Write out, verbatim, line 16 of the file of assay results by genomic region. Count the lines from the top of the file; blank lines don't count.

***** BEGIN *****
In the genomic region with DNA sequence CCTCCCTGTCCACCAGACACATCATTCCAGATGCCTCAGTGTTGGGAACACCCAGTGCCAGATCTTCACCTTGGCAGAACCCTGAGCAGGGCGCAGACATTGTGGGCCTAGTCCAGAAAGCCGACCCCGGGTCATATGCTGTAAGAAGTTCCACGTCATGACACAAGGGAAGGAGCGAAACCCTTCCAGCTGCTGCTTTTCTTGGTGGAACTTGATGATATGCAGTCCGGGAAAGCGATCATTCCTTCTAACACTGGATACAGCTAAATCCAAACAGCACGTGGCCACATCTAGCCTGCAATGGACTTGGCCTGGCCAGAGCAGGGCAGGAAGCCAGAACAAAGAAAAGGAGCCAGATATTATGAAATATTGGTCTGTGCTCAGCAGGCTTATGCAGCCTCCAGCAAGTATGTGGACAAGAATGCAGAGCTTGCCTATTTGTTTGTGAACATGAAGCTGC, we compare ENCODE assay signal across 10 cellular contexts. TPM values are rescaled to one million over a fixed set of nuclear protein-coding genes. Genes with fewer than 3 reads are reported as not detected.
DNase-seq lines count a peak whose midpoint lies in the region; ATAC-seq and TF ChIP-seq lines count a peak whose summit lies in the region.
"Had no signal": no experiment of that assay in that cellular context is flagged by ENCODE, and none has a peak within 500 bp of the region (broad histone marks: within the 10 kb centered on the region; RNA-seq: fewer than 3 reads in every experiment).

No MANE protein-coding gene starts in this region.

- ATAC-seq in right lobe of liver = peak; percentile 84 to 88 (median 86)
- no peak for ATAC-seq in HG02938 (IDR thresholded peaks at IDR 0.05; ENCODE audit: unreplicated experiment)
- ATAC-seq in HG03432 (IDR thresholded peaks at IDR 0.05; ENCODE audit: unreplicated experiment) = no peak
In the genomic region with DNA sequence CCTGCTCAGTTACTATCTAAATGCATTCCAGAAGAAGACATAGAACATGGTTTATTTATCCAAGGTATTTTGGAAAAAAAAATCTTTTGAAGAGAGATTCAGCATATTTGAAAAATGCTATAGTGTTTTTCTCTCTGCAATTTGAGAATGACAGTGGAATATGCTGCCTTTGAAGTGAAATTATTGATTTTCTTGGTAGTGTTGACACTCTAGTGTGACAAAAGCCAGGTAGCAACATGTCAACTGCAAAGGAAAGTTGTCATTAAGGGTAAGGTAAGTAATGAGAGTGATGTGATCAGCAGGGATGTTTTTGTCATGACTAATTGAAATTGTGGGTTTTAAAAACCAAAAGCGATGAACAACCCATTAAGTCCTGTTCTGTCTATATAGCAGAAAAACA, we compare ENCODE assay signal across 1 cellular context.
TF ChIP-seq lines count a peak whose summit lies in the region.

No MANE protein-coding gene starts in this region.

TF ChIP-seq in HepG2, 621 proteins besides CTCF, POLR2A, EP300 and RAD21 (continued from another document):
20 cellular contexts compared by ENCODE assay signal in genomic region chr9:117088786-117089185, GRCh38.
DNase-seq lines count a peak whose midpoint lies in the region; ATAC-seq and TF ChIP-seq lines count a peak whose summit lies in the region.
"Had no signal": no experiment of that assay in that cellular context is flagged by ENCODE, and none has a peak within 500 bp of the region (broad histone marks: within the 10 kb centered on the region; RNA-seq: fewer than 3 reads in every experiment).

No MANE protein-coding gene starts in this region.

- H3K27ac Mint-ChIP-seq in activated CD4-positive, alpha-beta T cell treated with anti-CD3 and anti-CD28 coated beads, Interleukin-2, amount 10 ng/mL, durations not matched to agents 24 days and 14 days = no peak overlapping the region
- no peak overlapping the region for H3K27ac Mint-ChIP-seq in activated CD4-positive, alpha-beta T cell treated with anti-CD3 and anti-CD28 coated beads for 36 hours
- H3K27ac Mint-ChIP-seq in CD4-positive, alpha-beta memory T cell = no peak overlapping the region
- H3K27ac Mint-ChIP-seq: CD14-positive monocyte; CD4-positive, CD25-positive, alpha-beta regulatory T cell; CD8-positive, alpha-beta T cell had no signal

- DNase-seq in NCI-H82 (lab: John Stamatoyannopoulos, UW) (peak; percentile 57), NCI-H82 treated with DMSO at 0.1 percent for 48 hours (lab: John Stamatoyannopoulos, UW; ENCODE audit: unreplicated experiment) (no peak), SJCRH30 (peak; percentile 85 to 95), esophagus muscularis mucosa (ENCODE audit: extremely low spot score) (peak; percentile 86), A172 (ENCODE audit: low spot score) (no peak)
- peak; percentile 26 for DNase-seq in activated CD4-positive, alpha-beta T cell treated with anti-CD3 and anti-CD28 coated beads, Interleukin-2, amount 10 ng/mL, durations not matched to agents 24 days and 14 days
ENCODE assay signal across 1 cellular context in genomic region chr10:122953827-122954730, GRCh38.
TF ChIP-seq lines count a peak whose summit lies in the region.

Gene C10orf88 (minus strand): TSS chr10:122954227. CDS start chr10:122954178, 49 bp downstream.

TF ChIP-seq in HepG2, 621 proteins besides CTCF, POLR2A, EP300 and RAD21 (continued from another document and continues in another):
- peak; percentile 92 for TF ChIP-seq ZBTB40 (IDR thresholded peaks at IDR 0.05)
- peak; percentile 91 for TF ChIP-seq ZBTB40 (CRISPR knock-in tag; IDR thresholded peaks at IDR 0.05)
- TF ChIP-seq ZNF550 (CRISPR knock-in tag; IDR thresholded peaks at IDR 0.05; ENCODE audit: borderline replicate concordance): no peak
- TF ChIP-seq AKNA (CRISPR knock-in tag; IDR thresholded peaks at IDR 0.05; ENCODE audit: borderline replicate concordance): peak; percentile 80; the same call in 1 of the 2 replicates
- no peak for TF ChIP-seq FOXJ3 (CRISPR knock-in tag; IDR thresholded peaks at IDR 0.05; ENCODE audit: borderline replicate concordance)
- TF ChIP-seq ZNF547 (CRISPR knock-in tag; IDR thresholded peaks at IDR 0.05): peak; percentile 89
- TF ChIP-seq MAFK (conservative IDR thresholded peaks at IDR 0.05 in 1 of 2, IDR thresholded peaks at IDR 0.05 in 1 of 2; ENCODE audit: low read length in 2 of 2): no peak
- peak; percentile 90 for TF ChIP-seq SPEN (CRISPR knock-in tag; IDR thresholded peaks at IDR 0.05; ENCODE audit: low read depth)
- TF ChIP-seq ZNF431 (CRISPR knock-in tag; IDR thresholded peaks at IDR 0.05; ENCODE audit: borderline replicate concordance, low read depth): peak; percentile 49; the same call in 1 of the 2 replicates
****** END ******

- H3K27ac Mint-ChIP-seq in activated CD4-positive, alpha-beta T cell treated with anti-CD3 and anti-CD28 coated beads, Interleukin-2, amount 10 ng/mL, durations not matched to agents 24 days and 14 days = no peak overlapping the region